Update 3/31/2008

An interesting corollary of the Wii DRM -- you really don't want to return a console.
Please do not return your system to the retail store. All of your Wii Shop data, including games and points will be lost. They are non-refundable and non-transferrable. If you don't have a Wii Shop Account and you elect to return your product to the store, you must first follow the Delete Usage procedure described in your manual to remove any personal pictures, email addresses or other information that may be on your system.

Saturday, March 22, 2008

Updaters: From Diff to Whole (and Sparkle)

This TidBITS article brings back memories for old geeks:

TidBITS Problem Solving: Tales from the Sausage Factory: Why Those Big Downloads for Simple Updates?

...And then at the end you have whole-app updaters such as Sparkle, which is what we use (see "Sparkle Improves Application Update Experience," 2007-08-20). The Mac developer community seems to have more or less standardized around Sparkle these days. I'm amazed at how often I open and app and find that it's using Sparkle to keep itself up to date. Aside from the programs where I implemented it myself, I don't recall the last time I saw an application using a more granular updater. Even Apple seems to publish monster updates for their apps. They use more granular packages for updates to the OS itself, but on the other hand there seem to be a lot of problems caused by these which are fixed by re-applying the big combo updaters they put out...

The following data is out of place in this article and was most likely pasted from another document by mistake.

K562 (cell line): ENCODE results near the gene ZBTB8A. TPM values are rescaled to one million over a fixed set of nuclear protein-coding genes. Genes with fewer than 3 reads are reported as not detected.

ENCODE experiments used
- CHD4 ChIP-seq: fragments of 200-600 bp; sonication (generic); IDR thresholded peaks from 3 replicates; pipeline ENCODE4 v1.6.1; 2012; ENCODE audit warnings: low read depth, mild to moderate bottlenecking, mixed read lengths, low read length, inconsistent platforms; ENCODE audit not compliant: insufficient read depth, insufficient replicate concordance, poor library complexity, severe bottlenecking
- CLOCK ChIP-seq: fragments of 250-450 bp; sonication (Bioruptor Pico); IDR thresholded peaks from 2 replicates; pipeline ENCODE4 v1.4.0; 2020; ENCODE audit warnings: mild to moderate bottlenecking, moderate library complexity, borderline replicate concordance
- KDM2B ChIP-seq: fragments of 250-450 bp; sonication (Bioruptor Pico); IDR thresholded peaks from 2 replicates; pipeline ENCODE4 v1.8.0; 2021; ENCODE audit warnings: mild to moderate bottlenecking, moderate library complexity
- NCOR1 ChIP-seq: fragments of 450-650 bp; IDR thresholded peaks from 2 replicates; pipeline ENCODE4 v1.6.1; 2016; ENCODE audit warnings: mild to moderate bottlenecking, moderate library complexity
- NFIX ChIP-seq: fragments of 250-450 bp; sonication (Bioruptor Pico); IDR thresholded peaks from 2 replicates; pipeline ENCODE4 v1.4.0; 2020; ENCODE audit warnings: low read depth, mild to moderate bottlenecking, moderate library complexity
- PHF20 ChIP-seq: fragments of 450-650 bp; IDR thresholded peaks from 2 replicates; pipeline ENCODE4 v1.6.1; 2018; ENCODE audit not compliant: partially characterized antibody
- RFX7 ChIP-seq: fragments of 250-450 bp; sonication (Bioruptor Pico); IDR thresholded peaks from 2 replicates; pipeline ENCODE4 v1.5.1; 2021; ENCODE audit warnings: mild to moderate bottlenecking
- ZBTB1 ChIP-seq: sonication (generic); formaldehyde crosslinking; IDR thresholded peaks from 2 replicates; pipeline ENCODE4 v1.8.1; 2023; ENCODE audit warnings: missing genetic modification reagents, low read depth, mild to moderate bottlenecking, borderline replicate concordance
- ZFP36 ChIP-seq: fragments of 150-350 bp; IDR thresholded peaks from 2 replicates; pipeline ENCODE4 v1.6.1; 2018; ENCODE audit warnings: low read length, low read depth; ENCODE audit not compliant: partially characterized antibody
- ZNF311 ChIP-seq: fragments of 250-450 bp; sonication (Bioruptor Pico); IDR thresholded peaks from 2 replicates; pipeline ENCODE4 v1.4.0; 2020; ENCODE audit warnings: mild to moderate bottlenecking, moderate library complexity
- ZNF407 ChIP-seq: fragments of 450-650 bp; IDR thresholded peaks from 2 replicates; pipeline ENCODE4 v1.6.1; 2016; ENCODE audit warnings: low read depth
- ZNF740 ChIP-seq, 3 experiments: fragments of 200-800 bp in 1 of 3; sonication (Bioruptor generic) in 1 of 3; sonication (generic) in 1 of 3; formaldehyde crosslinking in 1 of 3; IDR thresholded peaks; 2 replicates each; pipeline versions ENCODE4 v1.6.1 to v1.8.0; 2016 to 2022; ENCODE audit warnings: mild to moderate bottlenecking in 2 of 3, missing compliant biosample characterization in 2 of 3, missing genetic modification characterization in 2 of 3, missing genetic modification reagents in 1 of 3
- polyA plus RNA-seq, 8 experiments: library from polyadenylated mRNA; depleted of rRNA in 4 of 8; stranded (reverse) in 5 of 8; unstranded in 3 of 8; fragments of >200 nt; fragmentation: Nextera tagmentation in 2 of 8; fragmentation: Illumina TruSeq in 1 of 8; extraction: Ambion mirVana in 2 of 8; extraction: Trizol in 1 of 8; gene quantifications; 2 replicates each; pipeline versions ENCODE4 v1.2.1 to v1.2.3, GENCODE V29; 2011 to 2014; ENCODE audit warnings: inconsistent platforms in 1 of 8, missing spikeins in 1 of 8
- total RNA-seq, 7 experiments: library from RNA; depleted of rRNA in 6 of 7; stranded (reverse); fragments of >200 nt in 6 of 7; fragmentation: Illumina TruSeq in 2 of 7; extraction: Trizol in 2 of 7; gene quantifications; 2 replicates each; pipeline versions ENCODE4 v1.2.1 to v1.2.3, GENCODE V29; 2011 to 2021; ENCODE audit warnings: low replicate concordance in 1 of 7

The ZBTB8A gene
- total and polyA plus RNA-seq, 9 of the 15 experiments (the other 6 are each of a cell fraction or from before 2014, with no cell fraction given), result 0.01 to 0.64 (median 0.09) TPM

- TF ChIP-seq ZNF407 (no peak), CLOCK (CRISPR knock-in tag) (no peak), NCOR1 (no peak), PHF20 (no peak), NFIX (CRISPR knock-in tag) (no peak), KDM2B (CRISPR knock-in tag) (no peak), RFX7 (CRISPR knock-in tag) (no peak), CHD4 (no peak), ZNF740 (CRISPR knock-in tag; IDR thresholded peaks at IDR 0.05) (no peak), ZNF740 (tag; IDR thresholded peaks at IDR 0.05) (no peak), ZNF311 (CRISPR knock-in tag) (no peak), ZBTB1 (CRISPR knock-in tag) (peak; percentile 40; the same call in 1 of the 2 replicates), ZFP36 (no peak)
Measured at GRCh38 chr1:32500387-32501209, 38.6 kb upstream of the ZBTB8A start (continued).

In the old days updaters were pretty small, typically diffs. Those days are gone -- the cost of bandwidth is less than the cost of the problems that arise with anything less than a whole-app update.

In my real job we still use an old data update solution that's basically a diff-type update. Nowadays whole-data is the only way to go.

Aperture 2.01 bug: retouch broken for grayscale images

This is a verified bug -- but it may be limited to grayscale images.
Apple - Support - Discussions - Retouch/Clone problem ...: "I can't get Retouch (or clone) to do anything at all. They act like they're working but nothing in the image is changed. However the Spot and Patch tool will work on these images/files."
I'm using 10.4, but it sounds like this is a bug everywhere.

Update 3/22
: I exported as PNG and reimported and the tool works, so it's not broken for every file format. Then I found the "limit to 1024" PNG export is broken -- it ignores crops. Apple must punish the QA group for finding bugs.

SharePoint 2007 and non-Office documents: didn't Microsoft lose a court case for this sort of thing?

SharePoint 2007 is ubiquitous now. It's eliminated most other document management and "collaboration" solutions in corporate settings.

Office 2007 Word, Excel and Powerpoint documents work pretty well in a managed Sharepoint document repository (library).

Oddly enough, other documents don't work nearly as well. They're very much second class citizens, with an unnecessarily clumsy and error-prone workflow for check-out, check-in, versioning and editing.

Funny how that works.

I thought Microsoft got in a wee bit of trouble for these sorts of games -- once upon a time. Too long ago, perhaps. Certainly nobody in the current US justice department is paying attention now.

Thursday, March 20, 2008

Google's GData OS X cocoa library now iPhone compatible: photos to Picasa, etc.

The "one more thing" reference in this Google Mac blog posting seems appropriate ...

Official Google Mac Blog: New frontiers with Google Data APIs and Objective-C

And one more thing...

The source code for the GData Objective-C Client Library is now compatible with the iPhone SDK as well. Perhaps you want your iPhone software to send photos to a Picasa Web Albums account, or keep a journal of phone calls automatically in Blogger. Maybe your iPhone application accesses a database of information from a Google Spreadsheet or from Google Base. With the Google Data APIs Objective-C Client Library, creating software for these tasks is straightforward.